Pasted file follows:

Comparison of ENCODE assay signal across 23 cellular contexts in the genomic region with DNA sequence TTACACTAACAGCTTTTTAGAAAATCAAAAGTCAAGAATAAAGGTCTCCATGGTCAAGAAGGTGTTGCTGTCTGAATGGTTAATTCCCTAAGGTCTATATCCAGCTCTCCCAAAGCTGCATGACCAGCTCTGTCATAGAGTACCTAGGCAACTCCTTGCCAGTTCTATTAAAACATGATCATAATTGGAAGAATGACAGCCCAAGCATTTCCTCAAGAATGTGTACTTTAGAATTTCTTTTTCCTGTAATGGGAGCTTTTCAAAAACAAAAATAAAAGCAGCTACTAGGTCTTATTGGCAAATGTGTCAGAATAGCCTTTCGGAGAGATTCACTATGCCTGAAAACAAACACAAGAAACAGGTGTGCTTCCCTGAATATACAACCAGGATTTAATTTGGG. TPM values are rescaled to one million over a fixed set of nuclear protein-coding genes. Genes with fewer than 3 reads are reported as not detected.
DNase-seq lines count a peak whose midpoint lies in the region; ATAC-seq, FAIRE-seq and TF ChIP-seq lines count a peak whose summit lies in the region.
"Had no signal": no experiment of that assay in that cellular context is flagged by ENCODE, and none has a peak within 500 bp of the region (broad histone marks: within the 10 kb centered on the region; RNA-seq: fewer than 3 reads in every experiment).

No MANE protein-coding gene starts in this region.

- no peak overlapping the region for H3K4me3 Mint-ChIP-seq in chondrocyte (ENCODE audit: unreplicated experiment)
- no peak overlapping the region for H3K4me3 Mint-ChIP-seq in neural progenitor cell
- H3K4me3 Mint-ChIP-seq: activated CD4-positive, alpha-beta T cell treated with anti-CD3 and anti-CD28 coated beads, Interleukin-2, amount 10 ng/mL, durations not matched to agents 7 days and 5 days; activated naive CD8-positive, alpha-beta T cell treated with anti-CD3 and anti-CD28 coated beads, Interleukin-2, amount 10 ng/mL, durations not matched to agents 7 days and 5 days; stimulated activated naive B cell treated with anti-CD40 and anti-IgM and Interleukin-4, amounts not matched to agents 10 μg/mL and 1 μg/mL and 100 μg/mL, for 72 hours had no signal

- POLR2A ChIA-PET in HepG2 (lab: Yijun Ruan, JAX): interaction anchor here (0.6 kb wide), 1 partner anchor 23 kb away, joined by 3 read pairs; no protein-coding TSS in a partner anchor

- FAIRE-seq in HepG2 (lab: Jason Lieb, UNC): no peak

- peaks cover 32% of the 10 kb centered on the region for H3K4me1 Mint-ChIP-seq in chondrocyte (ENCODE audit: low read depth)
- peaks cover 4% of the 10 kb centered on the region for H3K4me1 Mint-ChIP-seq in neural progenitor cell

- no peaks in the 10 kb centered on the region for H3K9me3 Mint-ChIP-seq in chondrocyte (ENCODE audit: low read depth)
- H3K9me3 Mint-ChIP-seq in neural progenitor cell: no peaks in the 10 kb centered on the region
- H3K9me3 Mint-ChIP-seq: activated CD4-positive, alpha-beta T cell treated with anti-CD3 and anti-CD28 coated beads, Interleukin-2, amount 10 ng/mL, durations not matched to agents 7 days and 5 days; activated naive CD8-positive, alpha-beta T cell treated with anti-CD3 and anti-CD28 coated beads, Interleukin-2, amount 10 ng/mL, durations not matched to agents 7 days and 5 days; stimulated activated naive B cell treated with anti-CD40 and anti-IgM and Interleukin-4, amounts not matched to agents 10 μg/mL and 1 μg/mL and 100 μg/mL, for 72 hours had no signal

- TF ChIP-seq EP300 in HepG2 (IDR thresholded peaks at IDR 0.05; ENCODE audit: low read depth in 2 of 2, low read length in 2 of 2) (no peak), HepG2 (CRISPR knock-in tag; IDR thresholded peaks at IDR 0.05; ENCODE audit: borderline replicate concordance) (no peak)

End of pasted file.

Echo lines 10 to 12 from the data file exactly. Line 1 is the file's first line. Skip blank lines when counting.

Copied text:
- peaks cover 32% of the 10 kb centered on the region for H3K4me1 Mint-ChIP-seq in chondrocyte (ENCODE audit: low read depth)
- peaks cover 4% of the 10 kb centered on the region for H3K4me1 Mint-ChIP-seq in neural progenitor cell

- no peaks in the 10 kb centered on the region for H3K9me3 Mint-ChIP-seq in chondrocyte (ENCODE audit: low read depth)